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Xbox confirms it’s working on streaming devices, TV apps for Cloud Gaming

Over the past several months, Xbox boss Phil Spencer has expressed interest in bringing the company’s Cloud Gaming service to more devices.

Now, Xbox has officially confirmed plans to do just that. In a blog post titled “Bringing the Joy and Community of Gaming to Everyone,” Xbox revealed that it’s actively working with TV manufacturers to embed Cloud Gaming into smart displays, meaning that only a controller would be required to play.

Specific manufacturers or rollout dates weren’t confirmed, but it’s possible that Microsoft is working with Samsung, given its previous partnership with the South Korean tech giant on an exclusive Note 20 ‘xCloud’ bundle. Microsoft could also be targeting Sony TVs. While the companies are rivals in the console space, they did reveal a major collaboration in 2019 to support each others’ respective game streaming efforts. In terms of timing, a Cloud Gaming TV app could happen as early as November, based on a 12-month window that Spencer floated last year.

Additionally, Xbox has revealed that its own streaming devices to plug into a TV or monitor and access Cloud Gaming. Once again, specific details weren’t confirmed, but this also lines up with previous comments from Spencer. In an October 2020 interview, he floated the idea of a streaming device that would be provided to Game Pass subscribers. It’s unclear whether that’s something that Xbox is still considering, but it does at least offer some idea of what the company could be planning.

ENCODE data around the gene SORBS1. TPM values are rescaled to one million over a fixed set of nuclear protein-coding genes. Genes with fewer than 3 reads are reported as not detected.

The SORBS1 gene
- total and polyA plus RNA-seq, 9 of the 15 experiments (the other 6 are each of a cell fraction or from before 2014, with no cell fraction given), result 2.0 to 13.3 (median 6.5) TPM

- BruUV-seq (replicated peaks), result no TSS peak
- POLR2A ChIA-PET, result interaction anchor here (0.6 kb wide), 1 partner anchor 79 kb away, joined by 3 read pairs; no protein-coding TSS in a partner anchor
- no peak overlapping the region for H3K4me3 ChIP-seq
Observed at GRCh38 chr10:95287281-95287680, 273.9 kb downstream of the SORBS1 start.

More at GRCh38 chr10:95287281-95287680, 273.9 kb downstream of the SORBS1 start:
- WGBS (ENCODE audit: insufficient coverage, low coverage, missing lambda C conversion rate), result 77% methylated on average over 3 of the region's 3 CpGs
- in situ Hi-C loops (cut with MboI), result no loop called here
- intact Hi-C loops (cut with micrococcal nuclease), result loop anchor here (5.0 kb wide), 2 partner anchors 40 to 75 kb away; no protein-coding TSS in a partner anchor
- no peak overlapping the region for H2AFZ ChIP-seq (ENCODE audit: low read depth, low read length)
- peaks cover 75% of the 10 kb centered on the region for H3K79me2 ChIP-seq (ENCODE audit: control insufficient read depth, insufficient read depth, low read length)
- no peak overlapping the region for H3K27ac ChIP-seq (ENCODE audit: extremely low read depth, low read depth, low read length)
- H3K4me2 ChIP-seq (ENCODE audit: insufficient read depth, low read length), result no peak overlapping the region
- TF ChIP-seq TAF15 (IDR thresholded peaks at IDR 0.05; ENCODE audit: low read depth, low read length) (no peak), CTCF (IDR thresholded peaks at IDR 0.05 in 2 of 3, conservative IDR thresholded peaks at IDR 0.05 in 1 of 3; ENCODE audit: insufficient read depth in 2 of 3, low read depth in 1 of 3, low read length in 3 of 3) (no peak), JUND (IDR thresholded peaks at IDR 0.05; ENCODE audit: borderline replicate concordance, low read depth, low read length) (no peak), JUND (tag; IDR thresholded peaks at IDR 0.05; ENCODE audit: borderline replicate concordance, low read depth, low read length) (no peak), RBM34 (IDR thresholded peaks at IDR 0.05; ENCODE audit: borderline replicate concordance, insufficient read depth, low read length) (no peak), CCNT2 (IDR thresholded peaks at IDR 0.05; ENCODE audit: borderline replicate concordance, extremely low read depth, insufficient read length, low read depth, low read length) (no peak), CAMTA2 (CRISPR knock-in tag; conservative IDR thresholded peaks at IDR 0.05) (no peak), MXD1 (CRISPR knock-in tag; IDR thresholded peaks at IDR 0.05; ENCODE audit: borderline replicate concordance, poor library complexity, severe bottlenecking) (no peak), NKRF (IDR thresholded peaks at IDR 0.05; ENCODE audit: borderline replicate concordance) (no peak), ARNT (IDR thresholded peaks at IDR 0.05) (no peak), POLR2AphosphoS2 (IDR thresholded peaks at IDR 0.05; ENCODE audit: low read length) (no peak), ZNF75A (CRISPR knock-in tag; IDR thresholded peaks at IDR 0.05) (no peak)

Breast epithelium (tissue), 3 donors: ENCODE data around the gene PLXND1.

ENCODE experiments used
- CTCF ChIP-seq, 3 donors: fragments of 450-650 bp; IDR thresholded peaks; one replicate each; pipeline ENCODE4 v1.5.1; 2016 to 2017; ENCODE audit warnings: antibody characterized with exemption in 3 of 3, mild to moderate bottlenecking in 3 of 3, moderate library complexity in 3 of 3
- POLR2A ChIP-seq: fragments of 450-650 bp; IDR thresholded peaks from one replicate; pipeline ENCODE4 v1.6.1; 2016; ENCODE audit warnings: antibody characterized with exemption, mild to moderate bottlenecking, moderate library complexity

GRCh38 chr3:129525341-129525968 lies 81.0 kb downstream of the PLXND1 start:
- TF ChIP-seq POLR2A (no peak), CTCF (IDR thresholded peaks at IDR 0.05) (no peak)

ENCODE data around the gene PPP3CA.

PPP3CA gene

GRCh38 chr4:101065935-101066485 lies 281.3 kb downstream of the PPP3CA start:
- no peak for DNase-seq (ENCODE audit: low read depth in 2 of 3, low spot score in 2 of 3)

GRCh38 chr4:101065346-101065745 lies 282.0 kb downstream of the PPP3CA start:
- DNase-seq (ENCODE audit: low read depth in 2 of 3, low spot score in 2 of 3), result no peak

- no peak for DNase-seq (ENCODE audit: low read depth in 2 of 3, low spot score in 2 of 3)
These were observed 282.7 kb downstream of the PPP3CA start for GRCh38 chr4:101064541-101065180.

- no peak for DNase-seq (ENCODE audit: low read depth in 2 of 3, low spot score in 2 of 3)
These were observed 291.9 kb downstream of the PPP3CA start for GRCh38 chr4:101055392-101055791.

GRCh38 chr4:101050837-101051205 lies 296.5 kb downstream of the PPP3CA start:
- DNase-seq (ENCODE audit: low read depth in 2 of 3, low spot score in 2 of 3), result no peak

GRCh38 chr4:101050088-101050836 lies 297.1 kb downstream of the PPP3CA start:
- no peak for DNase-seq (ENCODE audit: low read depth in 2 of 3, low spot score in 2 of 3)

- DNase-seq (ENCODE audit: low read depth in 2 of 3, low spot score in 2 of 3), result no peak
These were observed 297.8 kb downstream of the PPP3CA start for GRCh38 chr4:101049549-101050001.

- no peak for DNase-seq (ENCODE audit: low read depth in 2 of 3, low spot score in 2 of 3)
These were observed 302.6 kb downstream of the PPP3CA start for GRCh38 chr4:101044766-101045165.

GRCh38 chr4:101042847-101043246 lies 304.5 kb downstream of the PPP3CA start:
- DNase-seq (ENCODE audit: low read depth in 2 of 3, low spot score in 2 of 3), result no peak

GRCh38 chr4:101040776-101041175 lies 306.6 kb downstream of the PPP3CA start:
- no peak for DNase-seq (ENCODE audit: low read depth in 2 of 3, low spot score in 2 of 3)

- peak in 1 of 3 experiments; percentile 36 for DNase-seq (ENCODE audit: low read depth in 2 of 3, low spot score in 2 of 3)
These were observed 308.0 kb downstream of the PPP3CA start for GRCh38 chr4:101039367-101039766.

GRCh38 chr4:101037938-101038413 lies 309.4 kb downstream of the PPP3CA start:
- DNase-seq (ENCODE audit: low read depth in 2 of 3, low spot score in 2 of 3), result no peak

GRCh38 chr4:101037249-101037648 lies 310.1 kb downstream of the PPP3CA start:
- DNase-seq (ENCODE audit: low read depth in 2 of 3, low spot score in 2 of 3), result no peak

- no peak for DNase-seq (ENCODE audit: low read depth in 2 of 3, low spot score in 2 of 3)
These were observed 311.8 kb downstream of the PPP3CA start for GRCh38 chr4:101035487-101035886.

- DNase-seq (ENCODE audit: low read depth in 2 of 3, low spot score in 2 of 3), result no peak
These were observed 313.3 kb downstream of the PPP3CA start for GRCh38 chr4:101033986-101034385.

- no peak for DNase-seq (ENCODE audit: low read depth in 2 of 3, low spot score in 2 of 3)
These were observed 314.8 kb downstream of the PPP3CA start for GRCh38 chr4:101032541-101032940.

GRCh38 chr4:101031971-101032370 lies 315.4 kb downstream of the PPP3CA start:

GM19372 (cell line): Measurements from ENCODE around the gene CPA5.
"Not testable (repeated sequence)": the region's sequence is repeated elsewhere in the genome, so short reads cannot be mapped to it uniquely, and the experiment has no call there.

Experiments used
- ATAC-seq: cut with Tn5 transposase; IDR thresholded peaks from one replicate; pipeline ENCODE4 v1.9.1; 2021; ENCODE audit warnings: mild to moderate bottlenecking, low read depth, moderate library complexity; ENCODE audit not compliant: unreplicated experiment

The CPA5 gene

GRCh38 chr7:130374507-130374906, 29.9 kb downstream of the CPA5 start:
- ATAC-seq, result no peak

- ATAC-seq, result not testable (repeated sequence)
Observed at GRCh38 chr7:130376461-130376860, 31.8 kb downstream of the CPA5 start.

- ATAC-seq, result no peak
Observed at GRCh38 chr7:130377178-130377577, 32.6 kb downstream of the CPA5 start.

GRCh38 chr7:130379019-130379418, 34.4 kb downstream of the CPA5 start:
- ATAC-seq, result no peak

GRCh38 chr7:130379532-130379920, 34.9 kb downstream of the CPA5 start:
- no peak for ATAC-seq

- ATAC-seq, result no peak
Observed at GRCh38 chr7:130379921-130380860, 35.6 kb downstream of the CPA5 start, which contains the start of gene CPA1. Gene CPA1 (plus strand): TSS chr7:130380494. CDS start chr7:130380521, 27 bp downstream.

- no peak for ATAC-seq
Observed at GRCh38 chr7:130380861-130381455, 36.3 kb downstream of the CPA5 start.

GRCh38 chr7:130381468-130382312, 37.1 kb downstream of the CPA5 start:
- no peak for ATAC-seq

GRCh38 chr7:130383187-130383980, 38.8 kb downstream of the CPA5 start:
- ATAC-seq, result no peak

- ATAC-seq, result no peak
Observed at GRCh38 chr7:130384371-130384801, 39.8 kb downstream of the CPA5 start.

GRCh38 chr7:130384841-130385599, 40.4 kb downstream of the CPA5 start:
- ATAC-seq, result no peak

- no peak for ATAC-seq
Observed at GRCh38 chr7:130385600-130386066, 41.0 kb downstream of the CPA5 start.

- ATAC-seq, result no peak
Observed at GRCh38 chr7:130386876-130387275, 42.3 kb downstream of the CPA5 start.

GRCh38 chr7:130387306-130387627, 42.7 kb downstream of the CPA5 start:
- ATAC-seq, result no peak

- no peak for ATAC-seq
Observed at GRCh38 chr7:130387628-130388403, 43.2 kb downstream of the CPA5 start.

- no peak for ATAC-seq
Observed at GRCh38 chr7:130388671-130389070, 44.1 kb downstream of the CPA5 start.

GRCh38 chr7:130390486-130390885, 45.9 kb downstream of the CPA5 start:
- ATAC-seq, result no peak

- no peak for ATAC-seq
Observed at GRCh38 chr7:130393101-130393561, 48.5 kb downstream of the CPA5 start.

In the meantime, Xbox has confirmed that it will expand its current Cloud Gaming beta on iOS and browsers “in a few weeks.” This means that all Xbox Game Pass Ultimate members with Edge, Chrome and Safari browsers will be able to access the service.

Cloud Gaming should improve soon, as well, as Xbox has confirmed that Microsoft is in the “final stages” of updating its global datacentres with the Xbox Series X hardware. Currently, they run off the old Xbox One architecture. Shifting to the Series X tech will result in faster load times and improved frame rates, says Microsoft.

Finally, Xbox says Cloud Gaming will be added directly into Xbox consoles and the Xbox app on PC to let players stream games from their system. This would be a big change for consoles especially as they currently only allow you to download Game Pass titles.

On the subject of Game Pass, Xbox also revealed some interesting figures related to some of the service’s biggest titles. Most notably, Xbox says Square Enix’s Outriders multiplayer game was the number one selling digital game during its launch week (early April) and a top 10 selling digital game on Xbox in April overall. This is despite the fact that the game was included in Xbox Game Pass at no additional cost on day one.

Likewise, Sony’s MLB: The Show 21 — another day-one Game Pass title when it released on April 20th — was the number selling paid game on Xbox for April. It has gone on to become the biggest sports game of the past year and the second-biggest sports game of all time on Xbox.

In general, Xbox says Game Pass members play 30 percent more genres and 40 percent more games, with 90 percent of members saying they tried a title that they wouldn’t have otherwise given a chance on without Game Pass.

Xbox will reveal more about future games coming to Game Pass on Sunday, June 13th during its ‘Xbox & Bethesda Games Showcase.’

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